Then came the first tangible sign of hope: Jim Fletcher, a member of Chrisman’s congregation and a Burnet resident, knew Roy Bode, then-president and publisher of the Marble Falls-based Highland Lakes Newspapers group. (In a transaction made official on July 1, 2014, Bode sold the group—the Burnet Bulletin, Llano County Journal, The Northshore Star and The Highlander, in Marble Falls—to Moser Community Media, a Brenham-based newspaper management company.)
Fletcher asked Bode, a veteran newspaper editor who was at the helm of the Dallas Times Herald when it closed in 1991, if he would be interested in helping Lago Vista get a new newspaper.
Bode was interested and accepted an invitation to attend the Lago Vista group’s first organizational meeting in October 2013. But Bode also was skeptical. For more than a decade before it printed its last issue, the Times Herald—the city’s oldest daily newspaper—had been losing the advertising and circulation war to its cross-town rival, The Dallas Morning News.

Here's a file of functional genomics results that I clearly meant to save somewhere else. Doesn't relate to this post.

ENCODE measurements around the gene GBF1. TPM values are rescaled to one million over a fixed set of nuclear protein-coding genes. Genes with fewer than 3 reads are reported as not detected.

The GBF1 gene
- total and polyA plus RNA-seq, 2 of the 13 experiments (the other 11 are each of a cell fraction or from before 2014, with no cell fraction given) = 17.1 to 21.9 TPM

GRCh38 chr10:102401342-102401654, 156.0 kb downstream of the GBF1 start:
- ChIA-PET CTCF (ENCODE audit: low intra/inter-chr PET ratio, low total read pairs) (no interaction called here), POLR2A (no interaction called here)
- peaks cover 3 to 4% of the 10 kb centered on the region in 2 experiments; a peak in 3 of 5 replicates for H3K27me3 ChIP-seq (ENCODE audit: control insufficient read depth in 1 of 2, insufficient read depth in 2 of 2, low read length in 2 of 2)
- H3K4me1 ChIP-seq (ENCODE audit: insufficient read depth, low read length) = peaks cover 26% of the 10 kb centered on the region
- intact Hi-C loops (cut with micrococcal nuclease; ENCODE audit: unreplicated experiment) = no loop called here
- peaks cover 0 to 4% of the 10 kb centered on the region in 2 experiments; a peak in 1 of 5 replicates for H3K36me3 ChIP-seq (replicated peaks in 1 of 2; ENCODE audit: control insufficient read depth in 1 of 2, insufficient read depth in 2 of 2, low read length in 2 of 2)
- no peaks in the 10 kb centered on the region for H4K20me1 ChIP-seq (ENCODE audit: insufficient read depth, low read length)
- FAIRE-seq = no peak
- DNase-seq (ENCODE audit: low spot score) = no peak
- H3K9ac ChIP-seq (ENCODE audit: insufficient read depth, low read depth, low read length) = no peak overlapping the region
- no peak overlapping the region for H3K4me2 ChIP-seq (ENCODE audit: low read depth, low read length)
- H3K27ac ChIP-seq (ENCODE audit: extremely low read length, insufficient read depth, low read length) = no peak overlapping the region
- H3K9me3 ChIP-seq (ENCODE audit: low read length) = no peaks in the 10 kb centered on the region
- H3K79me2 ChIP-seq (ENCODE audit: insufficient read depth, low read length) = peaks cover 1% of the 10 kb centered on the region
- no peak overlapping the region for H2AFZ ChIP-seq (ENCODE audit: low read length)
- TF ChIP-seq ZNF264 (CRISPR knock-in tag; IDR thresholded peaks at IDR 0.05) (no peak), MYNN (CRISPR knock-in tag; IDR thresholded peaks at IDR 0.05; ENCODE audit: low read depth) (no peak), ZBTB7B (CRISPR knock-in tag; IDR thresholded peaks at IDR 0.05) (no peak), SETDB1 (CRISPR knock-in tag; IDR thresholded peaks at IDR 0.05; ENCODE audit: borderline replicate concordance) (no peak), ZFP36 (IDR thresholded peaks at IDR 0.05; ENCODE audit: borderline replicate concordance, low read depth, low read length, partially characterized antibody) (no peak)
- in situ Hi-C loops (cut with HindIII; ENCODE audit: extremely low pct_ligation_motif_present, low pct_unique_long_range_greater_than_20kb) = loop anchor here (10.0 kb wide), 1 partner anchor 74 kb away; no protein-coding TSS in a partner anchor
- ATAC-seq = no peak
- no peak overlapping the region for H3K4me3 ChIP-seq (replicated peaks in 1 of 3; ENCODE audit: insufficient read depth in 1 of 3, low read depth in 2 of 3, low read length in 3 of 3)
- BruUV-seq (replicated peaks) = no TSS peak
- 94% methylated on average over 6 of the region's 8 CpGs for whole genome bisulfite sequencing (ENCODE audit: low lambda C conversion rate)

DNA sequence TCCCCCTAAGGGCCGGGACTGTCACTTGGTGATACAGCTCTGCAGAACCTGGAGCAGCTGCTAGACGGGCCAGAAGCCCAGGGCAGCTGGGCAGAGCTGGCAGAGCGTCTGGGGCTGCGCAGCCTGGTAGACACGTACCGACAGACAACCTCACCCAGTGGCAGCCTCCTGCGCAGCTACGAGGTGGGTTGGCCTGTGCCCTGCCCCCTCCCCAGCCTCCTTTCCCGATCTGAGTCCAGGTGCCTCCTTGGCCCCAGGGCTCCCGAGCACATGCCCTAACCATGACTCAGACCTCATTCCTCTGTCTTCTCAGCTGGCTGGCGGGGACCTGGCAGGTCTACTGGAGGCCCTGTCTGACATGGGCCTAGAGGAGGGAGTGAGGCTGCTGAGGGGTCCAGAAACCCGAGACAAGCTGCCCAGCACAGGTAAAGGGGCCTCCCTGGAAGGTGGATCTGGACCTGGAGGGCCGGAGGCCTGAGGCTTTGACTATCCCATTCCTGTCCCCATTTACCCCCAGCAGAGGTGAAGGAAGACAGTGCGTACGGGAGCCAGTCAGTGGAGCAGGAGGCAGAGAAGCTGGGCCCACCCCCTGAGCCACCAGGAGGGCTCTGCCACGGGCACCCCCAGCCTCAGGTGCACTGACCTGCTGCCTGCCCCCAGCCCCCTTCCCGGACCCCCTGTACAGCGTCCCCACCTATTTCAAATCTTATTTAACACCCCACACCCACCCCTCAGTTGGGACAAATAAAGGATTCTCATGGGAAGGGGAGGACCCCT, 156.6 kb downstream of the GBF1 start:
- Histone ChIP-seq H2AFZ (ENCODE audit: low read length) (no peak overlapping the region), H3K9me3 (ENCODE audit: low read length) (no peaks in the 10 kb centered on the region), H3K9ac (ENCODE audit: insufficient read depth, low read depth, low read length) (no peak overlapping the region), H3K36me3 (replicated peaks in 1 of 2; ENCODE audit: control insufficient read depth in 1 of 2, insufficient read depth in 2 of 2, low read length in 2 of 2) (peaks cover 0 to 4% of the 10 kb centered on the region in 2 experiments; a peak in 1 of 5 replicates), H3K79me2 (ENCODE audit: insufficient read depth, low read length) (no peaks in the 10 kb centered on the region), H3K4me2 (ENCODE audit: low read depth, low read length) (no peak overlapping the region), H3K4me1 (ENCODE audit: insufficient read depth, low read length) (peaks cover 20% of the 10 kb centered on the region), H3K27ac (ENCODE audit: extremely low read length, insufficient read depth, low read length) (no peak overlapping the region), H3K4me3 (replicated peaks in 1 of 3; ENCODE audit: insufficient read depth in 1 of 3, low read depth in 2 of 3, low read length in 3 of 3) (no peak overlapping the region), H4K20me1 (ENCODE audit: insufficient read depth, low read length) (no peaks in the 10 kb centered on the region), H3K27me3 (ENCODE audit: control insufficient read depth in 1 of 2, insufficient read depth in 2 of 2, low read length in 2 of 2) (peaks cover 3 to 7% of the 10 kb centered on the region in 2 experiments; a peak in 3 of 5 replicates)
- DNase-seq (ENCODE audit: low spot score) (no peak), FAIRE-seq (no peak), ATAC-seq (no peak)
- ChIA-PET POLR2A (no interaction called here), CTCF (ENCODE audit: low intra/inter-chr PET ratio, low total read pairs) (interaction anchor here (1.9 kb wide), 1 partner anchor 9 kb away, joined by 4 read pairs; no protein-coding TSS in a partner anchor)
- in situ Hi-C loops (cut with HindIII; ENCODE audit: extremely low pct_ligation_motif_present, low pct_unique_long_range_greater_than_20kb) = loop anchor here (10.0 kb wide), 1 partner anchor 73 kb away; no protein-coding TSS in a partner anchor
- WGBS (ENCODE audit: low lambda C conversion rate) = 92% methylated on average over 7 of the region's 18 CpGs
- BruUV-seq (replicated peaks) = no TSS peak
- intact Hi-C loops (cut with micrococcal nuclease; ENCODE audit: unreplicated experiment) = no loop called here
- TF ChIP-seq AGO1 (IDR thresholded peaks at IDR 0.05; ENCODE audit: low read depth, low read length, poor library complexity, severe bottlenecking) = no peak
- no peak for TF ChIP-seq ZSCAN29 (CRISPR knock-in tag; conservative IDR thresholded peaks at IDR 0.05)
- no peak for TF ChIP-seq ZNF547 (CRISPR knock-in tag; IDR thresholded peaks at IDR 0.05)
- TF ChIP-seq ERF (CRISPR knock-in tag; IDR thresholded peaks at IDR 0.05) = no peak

Bode knew firsthand how competition, coupled with shaky financial footing, could cripple a paper. Still, he was intrigued and impressed by the Lago Vista group’s determination and enthusiasm. He said he would help start a paper on one condition: To attract advertisers for a publication that would serve Lago Vista and a handful of other small locales in the surrounding area, the group would have to collect at least 1,000 prepaid subscriptions.
The group, which added members after its first meeting, immediately went to work. Rutherford, an original member, paid for a banner sign that first hung outside a Lago Vista bank and then at a business in nearby Jonestown. Emblazoned with the paper’s proposed name—The Northshore Star—the phrase “Your Local Newspaper Needs You Now!” and the subscription phone number, the banner was the first visible symbol of the group’s newspaper drive.